Why didn't this win a Newbery?? This should have won a Newbery! Or at least a Newbery Honor! More people need to know about and read this...more
The Reading Countess
Publisher's Summary: With her father long gone, spunky eleven-year-old Zoe is shuffled from relative to relative after her mother dies. The story opens as she arrives at her uncle Henry Royster's Farm outside Sugar Hill, a small Southern town.
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Zoe is a bright girl who has seen it all. Forced to care for herself due to her mother's struggles with mental illness, she is a tough nut to crack when she lands on her Uncle Henry's d...more
Alex
At least once or twice a year, I come across a book that is so engaging that I truly savor the reading experience, often reading slower than I normally do, to prolong my brief interaction with the characters; and for me, Wild Things just hit so many right notes. We follow two completely independent people, each battle scared and world weary, with set understandings of the world around them, and yet each of them meets the one person who locks in them the missing theme in their lives- which happen...more
Melody
Extraordinary. I had to let it simmer overnight before I could come up with anything resembling a coherent review. This is a wonderful book, and I loved it enough that I wish I hadn't read it so I could read it again for the first time.

The characters are agreeably prickly, including the feral old cat who is deeply suspicious of people. The passages narrated by the cat are maybe just a little hokey, but I loved 'em anyway. In my opinion, the descriptions of what it's like to be an artist are dead...more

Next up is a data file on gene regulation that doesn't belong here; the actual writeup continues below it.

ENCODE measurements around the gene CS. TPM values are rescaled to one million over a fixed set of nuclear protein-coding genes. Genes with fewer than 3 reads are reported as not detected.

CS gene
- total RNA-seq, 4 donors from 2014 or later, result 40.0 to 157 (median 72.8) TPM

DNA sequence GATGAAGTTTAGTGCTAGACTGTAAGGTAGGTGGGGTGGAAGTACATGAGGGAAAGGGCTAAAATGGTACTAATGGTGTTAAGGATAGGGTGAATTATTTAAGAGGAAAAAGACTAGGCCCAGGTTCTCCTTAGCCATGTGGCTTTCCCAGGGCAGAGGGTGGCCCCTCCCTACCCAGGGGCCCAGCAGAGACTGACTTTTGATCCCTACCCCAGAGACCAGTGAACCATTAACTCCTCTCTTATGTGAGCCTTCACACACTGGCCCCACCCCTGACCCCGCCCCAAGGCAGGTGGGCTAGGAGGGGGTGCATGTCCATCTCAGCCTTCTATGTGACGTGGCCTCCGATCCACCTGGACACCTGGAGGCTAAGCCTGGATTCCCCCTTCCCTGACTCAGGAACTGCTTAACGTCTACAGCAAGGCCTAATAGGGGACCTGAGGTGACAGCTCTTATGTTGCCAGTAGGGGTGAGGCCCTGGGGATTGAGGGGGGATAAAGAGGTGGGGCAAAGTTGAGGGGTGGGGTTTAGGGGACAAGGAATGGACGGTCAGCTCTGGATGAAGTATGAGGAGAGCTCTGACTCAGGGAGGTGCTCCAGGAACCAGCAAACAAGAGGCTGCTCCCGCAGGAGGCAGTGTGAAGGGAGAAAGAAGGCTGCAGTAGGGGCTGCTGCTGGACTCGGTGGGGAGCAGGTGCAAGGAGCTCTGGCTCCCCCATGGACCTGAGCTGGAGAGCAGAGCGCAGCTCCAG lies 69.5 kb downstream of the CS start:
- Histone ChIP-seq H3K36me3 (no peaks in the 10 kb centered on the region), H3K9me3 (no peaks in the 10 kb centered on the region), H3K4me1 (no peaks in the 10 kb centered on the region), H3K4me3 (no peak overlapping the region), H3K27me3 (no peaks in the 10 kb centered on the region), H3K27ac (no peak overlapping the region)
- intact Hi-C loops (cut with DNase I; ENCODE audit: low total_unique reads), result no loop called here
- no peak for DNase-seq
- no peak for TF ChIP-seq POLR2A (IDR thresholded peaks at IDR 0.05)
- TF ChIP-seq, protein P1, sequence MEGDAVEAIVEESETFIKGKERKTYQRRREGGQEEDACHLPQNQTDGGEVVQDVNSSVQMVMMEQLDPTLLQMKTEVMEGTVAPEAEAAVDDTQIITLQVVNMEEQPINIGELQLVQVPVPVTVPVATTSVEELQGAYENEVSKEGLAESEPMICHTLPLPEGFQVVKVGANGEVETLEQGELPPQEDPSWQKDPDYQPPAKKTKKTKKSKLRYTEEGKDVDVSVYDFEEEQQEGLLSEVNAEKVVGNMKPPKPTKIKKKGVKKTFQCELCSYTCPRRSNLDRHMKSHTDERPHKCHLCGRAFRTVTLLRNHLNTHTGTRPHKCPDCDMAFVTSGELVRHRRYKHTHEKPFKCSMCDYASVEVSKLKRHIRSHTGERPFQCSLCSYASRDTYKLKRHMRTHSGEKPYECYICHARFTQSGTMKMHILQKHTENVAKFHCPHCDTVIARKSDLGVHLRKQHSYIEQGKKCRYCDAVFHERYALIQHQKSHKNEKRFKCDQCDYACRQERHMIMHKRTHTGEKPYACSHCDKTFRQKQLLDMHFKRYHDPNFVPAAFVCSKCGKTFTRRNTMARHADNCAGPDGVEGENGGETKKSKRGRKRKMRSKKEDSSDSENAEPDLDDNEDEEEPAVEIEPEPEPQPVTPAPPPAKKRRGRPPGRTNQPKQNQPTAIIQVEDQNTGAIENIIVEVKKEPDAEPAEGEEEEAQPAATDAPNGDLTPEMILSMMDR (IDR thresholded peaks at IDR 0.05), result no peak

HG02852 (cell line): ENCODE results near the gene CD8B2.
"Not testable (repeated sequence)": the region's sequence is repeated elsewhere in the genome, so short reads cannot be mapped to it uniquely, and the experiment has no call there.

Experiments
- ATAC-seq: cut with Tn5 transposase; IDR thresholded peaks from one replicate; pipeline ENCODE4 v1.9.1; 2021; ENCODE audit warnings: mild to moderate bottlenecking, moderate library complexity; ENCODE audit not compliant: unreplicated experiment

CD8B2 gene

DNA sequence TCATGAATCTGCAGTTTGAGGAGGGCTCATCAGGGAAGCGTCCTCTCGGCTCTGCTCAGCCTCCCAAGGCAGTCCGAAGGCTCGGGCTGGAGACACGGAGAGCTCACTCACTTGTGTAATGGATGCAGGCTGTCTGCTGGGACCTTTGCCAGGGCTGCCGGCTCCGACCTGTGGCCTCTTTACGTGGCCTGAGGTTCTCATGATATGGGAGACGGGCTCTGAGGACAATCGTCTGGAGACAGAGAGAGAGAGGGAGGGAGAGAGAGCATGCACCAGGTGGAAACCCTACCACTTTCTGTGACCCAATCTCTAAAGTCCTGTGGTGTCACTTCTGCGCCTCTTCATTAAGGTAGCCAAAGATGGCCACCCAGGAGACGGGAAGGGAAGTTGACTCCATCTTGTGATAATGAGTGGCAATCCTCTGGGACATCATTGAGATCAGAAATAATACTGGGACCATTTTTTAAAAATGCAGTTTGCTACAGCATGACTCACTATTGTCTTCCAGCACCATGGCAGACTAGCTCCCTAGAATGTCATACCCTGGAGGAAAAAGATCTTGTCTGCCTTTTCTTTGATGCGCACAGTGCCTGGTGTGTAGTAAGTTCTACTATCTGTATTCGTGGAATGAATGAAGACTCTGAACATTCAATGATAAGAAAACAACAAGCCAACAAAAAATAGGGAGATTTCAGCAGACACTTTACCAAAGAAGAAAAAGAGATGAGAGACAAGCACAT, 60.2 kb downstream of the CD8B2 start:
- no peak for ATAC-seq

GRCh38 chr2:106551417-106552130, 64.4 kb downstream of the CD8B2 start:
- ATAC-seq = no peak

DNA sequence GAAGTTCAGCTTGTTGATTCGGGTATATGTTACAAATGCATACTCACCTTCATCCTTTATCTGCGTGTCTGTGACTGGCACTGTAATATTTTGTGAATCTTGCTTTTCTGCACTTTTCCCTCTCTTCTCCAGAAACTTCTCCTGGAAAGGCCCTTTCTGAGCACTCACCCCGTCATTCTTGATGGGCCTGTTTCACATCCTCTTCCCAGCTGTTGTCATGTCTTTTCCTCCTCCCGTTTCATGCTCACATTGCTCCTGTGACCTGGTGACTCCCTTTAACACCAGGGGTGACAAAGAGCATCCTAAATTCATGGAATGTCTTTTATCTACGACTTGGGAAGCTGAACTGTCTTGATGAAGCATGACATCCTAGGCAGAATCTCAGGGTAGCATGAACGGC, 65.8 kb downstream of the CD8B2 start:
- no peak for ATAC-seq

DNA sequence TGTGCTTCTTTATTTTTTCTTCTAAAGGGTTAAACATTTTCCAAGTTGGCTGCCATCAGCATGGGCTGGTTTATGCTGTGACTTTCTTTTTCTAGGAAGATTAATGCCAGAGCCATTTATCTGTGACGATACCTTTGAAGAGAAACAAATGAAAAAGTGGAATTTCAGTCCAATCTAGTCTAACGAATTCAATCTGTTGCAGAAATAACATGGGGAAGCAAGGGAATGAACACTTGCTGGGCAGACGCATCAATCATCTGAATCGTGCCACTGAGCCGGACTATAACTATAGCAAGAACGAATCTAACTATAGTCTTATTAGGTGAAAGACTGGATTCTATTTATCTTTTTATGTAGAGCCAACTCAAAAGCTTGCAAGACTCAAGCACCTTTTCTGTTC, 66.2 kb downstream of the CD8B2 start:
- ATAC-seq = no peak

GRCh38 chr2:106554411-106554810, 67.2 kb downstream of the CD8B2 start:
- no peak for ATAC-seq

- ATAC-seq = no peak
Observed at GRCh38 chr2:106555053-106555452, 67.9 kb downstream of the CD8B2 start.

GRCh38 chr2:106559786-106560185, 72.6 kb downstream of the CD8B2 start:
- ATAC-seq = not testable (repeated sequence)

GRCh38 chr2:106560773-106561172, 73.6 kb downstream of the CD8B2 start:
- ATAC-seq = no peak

Kathleen
In her first-ever stable home, 11-year-old Zoe gradually learns to trust her sculptor uncle Henry, works to tame a feral cat, and discovers relatives she never knew she had. Two wonderfully drawn characters, the street-smart, wary child and the brilliant, moody but loving uncle who often seems angry but not at her. The setting in a small southern town in North Carolina makes much of the nearby woods and offers constrastingly broad- and narrow-minded neighbors. The story is structured interesting...more
Ginny Messina
I loved all of the “wild things,” in this book but especially Zoe and Mr. C’Mere, both of whom had been treated poorly by life and couldn’t imagine that they’d ever trust humans.

Generally, I dislike stories told from an animal’s point of view, but Mr. C sounded absolutely right to me—just the way I imagine an old feral cat to think—and I found myself looking forward to his observations more than I would have anticipated. Funny, sad, heartwarming—and great story-telling, too. I was a little temp...more
Katie
I love this book! When I first got it, I thought it might be a bit young for me...but I really got into the story line and loved how there were different characters coming in throughout the story and the connections were slowly revealed. The lead character, Zoe, is a mature young girl who doesn't trust adults and has been practically raising herself. When her mother passes, she goes to live with her uncle, the brother of a father she never knew. I don't want to give away any of the story, but de...more
Maia Ciambriello
Sadly, I didn't finish this book in time to get extra credit. But that's okay. I was reading this book and I realized it wasn't really my forte. I didn't really understand the characters and the narrator. A few parts of this book kept me reading, but overall, this was not one of my favorite books. I feel like the plot was slow and I kept zoning out while I was reading. Although, I did enjoy some parts of this book. For example, I liked hearing about the cat in this story and learning the lesson...more
Judy Desetti
Aug 04, 2011 Judy Desetti rated it 4 of 5 stars
Recommends it for: Gr 5-8
Recommended to Judy by: Helen
I really enjoyed this read. Started it as an audio book but finished by reading the novel. I enjoyed the viewpoint of the cat interspersed in the story giving another perspective and dimension to the story. The cat was able to fill in the background of several points,

Other reviews mention that they had a difficult time accepting some of the characters. I admit there are some details which are not totally realistic, but I am willing to believe in the magic of stories and that anything is possibl...more